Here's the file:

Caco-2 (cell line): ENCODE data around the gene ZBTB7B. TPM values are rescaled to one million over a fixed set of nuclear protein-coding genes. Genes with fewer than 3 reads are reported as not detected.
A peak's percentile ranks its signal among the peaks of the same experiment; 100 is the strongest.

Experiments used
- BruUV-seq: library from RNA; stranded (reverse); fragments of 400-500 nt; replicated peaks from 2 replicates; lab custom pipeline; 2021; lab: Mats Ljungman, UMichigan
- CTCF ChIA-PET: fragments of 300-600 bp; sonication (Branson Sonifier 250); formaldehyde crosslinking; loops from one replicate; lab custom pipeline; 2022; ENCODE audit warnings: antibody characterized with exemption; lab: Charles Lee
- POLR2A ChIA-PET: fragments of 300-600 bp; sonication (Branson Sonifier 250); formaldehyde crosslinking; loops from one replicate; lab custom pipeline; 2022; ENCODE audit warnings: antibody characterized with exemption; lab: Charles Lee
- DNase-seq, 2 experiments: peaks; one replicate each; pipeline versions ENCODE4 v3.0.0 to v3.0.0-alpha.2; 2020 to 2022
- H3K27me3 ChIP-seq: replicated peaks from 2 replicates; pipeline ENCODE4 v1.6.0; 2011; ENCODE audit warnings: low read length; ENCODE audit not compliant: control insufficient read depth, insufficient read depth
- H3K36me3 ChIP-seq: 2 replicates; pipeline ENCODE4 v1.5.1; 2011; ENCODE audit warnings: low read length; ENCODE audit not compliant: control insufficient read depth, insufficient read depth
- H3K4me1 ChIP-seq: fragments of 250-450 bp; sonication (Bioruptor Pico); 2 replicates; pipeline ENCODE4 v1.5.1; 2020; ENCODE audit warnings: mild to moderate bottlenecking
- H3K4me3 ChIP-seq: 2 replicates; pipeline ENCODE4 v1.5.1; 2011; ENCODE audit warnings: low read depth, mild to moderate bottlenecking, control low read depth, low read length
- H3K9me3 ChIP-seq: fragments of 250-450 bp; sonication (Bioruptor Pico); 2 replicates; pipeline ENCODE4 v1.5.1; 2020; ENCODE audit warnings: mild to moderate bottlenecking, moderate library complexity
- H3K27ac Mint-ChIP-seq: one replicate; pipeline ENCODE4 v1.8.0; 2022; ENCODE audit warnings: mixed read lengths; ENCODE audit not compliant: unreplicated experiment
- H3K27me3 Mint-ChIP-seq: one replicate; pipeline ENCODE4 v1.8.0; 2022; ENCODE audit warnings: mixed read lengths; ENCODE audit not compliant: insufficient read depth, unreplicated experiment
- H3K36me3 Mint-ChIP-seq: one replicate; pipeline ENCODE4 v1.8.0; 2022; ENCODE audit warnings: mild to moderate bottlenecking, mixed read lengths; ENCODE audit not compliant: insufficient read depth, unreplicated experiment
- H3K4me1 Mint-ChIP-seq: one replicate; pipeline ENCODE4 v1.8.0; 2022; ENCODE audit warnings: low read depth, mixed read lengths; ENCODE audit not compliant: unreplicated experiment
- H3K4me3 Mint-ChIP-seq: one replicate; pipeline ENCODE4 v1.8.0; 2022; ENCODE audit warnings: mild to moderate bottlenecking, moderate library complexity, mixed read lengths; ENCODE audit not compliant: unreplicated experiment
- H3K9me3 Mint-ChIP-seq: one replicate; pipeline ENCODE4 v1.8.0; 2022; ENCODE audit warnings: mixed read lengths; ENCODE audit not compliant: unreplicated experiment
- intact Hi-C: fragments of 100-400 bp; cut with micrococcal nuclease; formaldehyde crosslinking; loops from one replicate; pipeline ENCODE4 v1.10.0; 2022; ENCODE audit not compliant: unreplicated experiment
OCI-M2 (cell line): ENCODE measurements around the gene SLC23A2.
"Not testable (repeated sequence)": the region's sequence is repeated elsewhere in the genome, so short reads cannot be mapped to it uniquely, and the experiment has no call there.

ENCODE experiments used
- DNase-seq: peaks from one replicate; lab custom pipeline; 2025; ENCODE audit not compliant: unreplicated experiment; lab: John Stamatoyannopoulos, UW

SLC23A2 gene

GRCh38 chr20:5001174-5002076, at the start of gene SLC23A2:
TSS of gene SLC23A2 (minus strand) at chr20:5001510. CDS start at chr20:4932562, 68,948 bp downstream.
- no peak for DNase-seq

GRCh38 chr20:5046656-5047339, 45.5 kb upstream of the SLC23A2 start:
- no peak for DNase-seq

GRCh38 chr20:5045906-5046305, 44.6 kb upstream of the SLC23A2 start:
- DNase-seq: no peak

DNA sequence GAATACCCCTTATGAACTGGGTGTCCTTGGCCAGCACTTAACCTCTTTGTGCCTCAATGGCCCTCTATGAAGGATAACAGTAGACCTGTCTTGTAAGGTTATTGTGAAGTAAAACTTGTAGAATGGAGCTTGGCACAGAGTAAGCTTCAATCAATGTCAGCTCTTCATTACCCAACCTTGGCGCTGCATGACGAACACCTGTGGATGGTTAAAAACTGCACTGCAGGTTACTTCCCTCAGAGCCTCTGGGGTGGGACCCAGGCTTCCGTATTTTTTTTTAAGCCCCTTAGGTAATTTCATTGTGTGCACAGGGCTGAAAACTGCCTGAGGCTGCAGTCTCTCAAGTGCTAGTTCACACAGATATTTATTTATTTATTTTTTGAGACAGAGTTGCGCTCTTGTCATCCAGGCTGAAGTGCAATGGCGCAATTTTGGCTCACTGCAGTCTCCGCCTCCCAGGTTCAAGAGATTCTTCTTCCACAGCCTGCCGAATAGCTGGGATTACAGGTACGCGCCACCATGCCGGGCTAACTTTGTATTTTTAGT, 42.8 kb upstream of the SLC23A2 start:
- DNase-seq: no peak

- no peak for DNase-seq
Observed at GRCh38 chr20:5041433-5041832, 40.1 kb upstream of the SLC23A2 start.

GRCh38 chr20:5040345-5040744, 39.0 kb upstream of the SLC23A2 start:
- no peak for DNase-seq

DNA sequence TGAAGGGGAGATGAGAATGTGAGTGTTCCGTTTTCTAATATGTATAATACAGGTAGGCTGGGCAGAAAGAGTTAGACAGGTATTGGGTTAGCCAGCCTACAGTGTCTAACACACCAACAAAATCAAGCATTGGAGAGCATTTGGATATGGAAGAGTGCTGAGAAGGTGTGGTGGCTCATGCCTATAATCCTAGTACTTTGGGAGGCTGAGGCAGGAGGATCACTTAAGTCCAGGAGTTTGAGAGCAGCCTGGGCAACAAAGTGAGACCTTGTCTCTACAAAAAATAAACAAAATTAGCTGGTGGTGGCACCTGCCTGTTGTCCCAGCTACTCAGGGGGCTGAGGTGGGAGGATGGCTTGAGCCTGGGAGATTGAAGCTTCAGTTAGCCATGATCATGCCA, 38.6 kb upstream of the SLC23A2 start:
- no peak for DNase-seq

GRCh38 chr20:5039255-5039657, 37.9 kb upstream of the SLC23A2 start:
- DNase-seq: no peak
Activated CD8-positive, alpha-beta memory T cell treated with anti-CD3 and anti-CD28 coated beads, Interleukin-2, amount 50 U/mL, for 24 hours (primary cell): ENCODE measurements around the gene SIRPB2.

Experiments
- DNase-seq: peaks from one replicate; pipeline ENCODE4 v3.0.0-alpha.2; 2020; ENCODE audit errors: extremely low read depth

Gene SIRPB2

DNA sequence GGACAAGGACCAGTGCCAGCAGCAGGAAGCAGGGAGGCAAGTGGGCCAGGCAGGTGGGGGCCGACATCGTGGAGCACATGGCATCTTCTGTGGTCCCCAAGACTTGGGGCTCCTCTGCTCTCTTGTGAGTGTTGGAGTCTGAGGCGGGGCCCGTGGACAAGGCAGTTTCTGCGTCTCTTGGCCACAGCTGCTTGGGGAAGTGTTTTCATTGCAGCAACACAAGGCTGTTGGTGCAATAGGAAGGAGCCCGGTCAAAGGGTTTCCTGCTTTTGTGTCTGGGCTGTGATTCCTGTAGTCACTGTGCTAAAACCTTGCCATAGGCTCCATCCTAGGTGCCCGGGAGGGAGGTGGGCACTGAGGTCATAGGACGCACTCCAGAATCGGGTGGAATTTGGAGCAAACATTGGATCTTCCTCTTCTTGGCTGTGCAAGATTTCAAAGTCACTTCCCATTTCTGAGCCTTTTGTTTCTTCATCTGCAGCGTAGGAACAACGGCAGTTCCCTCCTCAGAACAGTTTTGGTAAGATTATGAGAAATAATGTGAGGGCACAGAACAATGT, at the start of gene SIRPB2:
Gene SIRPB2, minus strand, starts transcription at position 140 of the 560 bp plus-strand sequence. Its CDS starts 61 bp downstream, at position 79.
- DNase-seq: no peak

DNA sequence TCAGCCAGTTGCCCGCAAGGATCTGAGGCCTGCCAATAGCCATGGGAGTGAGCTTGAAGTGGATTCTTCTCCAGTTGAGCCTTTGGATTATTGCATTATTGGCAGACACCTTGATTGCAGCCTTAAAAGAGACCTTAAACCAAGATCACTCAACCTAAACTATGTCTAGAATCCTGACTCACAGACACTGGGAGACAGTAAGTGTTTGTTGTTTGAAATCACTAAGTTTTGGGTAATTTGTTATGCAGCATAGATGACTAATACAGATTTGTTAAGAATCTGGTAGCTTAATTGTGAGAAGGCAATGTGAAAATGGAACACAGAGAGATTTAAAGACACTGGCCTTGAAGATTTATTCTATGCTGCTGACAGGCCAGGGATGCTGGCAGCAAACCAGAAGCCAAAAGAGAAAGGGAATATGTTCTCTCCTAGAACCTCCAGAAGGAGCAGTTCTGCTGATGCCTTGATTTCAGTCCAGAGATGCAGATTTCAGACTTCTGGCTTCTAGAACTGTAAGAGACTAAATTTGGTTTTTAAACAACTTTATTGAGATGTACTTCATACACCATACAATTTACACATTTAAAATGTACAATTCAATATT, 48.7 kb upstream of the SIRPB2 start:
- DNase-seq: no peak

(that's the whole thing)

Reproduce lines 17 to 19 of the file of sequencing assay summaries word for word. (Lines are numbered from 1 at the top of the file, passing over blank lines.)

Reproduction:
- H3K4me3 Mint-ChIP-seq: one replicate; pipeline ENCODE4 v1.8.0; 2022; ENCODE audit warnings: mild to moderate bottlenecking, moderate library complexity, mixed read lengths; ENCODE audit not compliant: unreplicated experiment
- H3K9me3 Mint-ChIP-seq: one replicate; pipeline ENCODE4 v1.8.0; 2022; ENCODE audit warnings: mixed read lengths; ENCODE audit not compliant: unreplicated experiment
- intact Hi-C: fragments of 100-400 bp; cut with micrococcal nuclease; formaldehyde crosslinking; loops from one replicate; pipeline ENCODE4 v1.10.0; 2022; ENCODE audit not compliant: unreplicated experiment